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Fig. 7.22


(left) The Children of Lir, 1966, by Oisín Kelly, bronze sculpture, Garden of Remembrance, Dublin


Fig. 7.23 (above) The Marchers, 1969, by Oisín Kelly, cast aluminium, 18cm x 78cm x 7cm, Irish Museum of Modern Art, Dublin.


of four children and four swans. It may refer to the fall of the old regime and the new state rising from it.


Composition


The four children spiral down in increasing degrees of collapse into the pool that the sculpture stands in. The swans rise from within the figure group, moving upward in a tighter spiral. One needs to walk around the sculpture to appreciate the complicated interplay of shapes and forms and the sense of movement that is achieved.


Style


Most of Kelly’s work is figurative, but not realistic. Forms are simplified and movement is often suggested.


Technique and materials


This is a large sculpture cast in copper and bronze. The original work would have been modelled in clay and scaled up to the final size.


Modern approaches to sculpture


Alice Maher (1956–)


Born in Co. Tipperary, Maher graduated from the University of Limerick and the Crawford School of Art in Cork. She did an MA in Fine Art at the University of Ulster in Belfast and was awarded a Fulbright Scholarship to the San Francisco Art Institute in 1986. She represented Ireland at the São Paulo Biennial in 1994.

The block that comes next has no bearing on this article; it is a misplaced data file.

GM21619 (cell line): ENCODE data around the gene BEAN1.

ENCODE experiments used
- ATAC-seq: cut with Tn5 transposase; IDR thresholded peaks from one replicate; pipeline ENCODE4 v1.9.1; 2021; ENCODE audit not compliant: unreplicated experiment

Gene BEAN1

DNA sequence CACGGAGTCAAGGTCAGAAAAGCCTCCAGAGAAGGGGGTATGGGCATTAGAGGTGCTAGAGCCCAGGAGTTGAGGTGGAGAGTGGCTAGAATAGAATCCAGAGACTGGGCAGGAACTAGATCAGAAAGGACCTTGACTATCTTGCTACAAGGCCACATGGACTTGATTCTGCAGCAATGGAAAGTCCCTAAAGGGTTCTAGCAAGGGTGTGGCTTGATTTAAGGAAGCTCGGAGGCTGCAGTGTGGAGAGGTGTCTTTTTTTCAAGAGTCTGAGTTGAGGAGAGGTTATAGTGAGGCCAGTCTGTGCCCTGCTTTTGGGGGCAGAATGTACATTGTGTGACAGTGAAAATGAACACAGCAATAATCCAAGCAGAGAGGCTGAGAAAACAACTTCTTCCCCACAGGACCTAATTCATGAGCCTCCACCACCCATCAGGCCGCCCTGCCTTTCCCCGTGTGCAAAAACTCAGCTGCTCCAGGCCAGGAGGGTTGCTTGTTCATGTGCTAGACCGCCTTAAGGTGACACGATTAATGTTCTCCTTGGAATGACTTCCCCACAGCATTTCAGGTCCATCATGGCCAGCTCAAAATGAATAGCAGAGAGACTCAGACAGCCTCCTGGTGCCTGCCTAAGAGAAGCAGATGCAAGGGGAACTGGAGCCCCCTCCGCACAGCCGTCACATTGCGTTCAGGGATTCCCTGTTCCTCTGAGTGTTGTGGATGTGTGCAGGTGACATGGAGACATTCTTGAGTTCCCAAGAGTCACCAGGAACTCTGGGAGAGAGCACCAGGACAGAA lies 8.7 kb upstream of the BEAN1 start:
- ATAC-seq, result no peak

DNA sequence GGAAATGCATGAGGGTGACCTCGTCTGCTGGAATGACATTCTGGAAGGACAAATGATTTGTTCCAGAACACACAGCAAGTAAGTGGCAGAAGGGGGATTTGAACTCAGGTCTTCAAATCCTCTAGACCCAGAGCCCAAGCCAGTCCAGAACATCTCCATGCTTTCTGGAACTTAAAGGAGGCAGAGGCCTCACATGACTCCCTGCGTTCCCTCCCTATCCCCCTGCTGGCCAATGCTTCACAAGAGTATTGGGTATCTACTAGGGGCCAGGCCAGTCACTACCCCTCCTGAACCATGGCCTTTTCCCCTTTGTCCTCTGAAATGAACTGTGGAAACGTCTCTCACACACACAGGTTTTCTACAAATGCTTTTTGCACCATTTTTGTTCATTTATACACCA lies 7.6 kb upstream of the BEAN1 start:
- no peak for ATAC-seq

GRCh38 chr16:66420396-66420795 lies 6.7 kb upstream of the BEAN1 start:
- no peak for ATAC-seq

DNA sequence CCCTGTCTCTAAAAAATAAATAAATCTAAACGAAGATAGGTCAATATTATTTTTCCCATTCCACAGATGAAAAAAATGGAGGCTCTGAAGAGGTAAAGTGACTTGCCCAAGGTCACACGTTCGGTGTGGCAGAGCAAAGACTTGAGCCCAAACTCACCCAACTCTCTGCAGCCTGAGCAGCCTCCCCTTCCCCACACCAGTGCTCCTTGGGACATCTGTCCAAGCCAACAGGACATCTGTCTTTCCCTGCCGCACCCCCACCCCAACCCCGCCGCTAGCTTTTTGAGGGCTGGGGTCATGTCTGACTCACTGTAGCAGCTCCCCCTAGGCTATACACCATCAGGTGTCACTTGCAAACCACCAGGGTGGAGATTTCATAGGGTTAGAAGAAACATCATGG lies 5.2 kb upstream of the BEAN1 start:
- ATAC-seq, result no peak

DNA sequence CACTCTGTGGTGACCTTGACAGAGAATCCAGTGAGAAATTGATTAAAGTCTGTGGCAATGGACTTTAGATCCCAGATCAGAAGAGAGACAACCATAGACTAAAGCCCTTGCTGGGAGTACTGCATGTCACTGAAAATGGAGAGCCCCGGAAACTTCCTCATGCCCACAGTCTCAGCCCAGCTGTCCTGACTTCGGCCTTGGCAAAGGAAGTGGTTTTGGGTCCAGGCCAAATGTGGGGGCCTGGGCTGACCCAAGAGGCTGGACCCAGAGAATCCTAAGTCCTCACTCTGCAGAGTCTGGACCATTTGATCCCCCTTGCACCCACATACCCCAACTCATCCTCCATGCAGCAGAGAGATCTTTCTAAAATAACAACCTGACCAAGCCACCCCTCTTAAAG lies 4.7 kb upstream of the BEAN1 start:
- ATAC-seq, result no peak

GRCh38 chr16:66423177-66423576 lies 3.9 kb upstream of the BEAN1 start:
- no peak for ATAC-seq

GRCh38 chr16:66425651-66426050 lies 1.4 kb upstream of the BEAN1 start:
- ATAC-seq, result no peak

Maher combines painting, sculpture, photography, animation, digital media and installation in her practice, sometimes combining media in an unexpected way.


Part of Maher’s practice is conventional drawings. Sometimes long strands of hair are loosely interwoven, like in Andromeda (1999) or the drawings of an adolescent girl doing a series of tasks in The Thicket (1991).


The Irish Museum of Modern Art, Dublin, hosted an exhibition, Becoming, in 2013, which reviewed her work so far.


142 APPRECIATING ART: SECTION 1


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